connecting with femininity

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there are a few topics that have been swirling in my mind lately, so much so that they are messing with my mojo. i just can’t sort out my words when it comes to the passionate thoughts i’m harbouring and without putting words to them, i don’t really feel so satisfied sharing words on anything else. this is one example.

femininity. i’m trying to work out what that means to me.

my knee jerk thought is of frills and lace, flowery dresses and aprons in soft colours. right away, i recognize that as an antiquated thought pattern. femininity can not be glued to old expectations and only tinged in hues of pink.

Source: katflower.blogspot.com via Heather on Pinterest

what has being a woman come to mean? what do we expect of ourselves and each other?

these seeds of thought were planted in a staggered row. it wasn’t just one thing, but many. little sprouts emerged from the ground and bound together. singly they may have gone unnoticed, but as they’ve grown and become bigger and stronger, they’ve formed these massive curiousities about myself as a woman, about the women around me and about my relationships with women and with men.

when i stumbled into a conversation on twitter, it got me thinking. while my partner in tweets launched with speculation about the increasing number of violent incidents involving girls and young women. i speculated that, as a gender, perhaps we’ve given up our connection to femininity as a trade-off for more masculine tendencies. at some point along the road, we threw equality out the window and began chasing sameness instead.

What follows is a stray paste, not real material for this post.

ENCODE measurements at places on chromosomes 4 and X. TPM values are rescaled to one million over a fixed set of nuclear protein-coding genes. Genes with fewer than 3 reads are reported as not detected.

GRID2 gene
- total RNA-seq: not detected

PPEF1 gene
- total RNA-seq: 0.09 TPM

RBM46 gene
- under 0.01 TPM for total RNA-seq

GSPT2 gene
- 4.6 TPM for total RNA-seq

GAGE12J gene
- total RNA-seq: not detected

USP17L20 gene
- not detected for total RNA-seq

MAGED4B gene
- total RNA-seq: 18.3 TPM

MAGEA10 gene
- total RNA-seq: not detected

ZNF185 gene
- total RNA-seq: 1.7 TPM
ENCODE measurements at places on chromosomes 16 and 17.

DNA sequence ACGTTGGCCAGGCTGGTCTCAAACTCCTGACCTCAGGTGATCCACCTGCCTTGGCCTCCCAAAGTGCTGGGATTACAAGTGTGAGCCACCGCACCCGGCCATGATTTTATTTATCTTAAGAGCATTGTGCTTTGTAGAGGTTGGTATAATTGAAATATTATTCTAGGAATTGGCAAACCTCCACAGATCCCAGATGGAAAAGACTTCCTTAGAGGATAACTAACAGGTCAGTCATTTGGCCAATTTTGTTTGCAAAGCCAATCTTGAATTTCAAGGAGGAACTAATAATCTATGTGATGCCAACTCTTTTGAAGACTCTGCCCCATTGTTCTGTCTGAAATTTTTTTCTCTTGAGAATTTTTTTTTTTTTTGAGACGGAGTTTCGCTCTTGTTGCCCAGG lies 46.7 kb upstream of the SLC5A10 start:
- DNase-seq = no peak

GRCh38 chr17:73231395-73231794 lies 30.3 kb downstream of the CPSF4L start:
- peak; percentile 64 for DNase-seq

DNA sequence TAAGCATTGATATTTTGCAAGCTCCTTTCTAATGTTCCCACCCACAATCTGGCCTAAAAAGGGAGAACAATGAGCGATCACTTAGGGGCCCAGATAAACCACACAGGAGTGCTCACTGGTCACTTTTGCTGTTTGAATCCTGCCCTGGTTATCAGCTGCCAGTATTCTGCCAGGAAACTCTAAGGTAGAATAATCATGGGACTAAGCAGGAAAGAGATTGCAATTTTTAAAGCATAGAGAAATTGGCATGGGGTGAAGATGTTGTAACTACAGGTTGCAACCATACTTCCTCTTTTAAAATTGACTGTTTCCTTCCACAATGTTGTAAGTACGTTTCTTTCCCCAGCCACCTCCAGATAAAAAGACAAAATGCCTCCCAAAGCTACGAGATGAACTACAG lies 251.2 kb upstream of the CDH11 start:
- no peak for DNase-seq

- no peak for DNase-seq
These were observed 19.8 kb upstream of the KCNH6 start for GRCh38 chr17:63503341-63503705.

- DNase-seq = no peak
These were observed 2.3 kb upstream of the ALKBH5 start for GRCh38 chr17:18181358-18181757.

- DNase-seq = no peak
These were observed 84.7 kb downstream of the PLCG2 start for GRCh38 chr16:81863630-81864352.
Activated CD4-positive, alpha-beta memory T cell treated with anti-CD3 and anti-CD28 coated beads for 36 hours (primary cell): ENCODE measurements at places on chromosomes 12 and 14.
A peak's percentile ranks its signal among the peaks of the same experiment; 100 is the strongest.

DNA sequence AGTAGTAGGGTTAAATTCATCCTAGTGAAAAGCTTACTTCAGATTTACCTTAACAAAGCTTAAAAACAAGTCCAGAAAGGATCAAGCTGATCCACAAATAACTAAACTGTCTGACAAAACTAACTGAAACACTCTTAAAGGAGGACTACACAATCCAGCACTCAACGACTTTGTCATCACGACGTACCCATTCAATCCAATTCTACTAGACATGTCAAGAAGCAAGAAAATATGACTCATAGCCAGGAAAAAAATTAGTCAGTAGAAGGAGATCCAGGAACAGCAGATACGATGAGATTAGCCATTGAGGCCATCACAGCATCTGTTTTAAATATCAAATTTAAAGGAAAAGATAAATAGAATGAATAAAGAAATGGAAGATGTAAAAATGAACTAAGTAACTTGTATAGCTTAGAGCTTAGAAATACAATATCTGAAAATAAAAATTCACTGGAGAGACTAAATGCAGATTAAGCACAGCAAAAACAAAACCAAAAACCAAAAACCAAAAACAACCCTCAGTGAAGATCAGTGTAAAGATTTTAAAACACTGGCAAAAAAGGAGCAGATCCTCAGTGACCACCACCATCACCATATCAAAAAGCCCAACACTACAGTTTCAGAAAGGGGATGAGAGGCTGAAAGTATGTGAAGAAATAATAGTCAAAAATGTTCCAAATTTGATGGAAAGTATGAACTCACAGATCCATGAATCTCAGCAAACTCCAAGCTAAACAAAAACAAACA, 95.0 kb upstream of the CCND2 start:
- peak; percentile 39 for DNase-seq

in another example, as part of the maybe baby program i participated in, i was blessed with the opportunity to hear dara mckinley speak about her experience of new motherhood. i’d expand on what she shared, but she’s done it much more eloquently in what that conversation prompted in her, this letter to her daughter.

the reason that both of the examples rang so deep into my soul is because when i let go of all the ego and finger pointing, i know i have been guilty of both. much of my identity has been built around being “one of the guys.” i have always worked in male dominated environments and found myself surrounded by men. under those circumstances, i have adopted habits that are distinctly male. i’m aggressive, can be abrasive and sometimes cold, but i could never put my finger on why, stepping outside of the situation, that sometimes left me feeling really bad as well. with my behaviour followed my goals and female relationships never quite made the cut. i’ve always had girlfriends, but never in the way that you see in movies or read about in books. with girlfriends there always seemed to be so much more work involved: the feelings, the talking, the communicating. when i really break it down, i’ve never been comfortable with my femininity and the huge lesson that realization brings with it is that no matter how regarded masculinity is as strong, femininity is so much more powerful. it’s also harder to tame.

a younger version of me would curse who i’ve become for investing so deeply in the belief that, despite what i preached in my twenties, men and women are vastly different. we were designed that way. just as we need dark to define light, night to define day, black to define white, we need masculine to define feminine. what i am struggling with now is how or why we cast our innate femininity aside in favour of blending in.